The Bass Coast Branch of the National Trust recently met with Regional Roads Victoria to discuss the Phillip Island Corridor Project, which seeks to develop the road leading into the island, including a road duplication. The Branch are advocating for the protection of the avenue of Horizontal Golden Cypress trees, which are listed in the National Trust Register of Significant Trees.
The plans as presently exhibited appear to show that only about 2-3 of the 10 cypress trees will be saved.
The avenue of trees makes a significant contribution to the surrounding landscape, particularly as a gateway to Phillip Island. Plantings of Horizontal Golden Cypress are part of the cultural heritage of the Phillip Island landscape, with another example of an avenue of this species on the Significant Tree Register at Cowes. It is now uncommon to see Horizontal Golden Cypress planted in new gardens or streetscapes.
The Branch have provided extensive feedback on the design plans, proposing alternative opportunities to protect and retain all trees.
What appears absent from the present exhibition is an understanding of the overall road strategy for Phillip Island. The strategy raises broader issues around the natural environment of the island, landscape and scenic values, heritage and township character, and consideration of other options available to best handle increasing visitor numbers and tourist traffic.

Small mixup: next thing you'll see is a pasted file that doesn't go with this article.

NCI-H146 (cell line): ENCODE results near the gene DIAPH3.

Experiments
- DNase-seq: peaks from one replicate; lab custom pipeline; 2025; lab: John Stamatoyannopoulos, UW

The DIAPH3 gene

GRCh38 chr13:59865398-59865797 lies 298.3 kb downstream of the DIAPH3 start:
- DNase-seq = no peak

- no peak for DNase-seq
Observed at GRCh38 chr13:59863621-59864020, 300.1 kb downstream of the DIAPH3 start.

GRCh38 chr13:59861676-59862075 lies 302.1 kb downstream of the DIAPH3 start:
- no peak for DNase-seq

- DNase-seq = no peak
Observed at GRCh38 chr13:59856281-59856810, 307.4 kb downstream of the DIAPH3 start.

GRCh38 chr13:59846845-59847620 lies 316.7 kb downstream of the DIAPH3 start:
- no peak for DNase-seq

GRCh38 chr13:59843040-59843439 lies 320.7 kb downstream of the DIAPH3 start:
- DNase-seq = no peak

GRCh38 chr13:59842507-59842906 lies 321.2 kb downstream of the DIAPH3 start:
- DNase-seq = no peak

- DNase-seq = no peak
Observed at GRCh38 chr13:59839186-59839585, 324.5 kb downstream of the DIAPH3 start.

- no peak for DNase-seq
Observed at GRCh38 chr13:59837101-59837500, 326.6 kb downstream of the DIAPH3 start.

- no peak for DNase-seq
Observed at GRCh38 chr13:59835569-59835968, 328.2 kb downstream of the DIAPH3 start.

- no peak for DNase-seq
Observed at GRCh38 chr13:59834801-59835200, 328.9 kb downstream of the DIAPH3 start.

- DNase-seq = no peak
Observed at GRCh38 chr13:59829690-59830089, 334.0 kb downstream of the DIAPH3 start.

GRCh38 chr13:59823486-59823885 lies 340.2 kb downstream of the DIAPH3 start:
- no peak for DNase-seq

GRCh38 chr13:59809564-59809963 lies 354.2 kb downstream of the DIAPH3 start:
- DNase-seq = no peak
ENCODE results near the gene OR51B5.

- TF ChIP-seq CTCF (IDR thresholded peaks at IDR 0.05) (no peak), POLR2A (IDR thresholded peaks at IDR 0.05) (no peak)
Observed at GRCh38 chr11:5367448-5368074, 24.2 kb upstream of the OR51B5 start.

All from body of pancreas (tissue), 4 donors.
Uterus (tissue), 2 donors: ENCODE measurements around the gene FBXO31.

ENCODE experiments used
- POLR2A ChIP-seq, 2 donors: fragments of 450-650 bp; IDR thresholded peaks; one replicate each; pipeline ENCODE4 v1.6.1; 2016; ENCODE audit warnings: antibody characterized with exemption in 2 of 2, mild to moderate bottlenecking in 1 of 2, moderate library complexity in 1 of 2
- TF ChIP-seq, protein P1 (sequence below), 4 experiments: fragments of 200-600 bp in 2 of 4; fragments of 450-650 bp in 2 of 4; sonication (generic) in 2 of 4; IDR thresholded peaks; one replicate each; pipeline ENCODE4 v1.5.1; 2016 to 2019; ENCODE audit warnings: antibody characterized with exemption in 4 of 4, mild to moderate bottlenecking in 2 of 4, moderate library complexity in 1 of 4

Preserving the integrity of the destination, not detracting from it, should be the main aim of a coherent road strategy for Phillip Island. The National Trust encourages Regional Roads Victoria to engage with Council and the community to first settle the overall strategy for the island before commencing works, and will continue to work with Regional Roads Victoria to find a satisfying outcome.
To read the National Trust’s full submission, click here: National Trust 2020 – Newhaven Road Proposal – Regional Roads Vic
Photos courtesy of Eric Burt.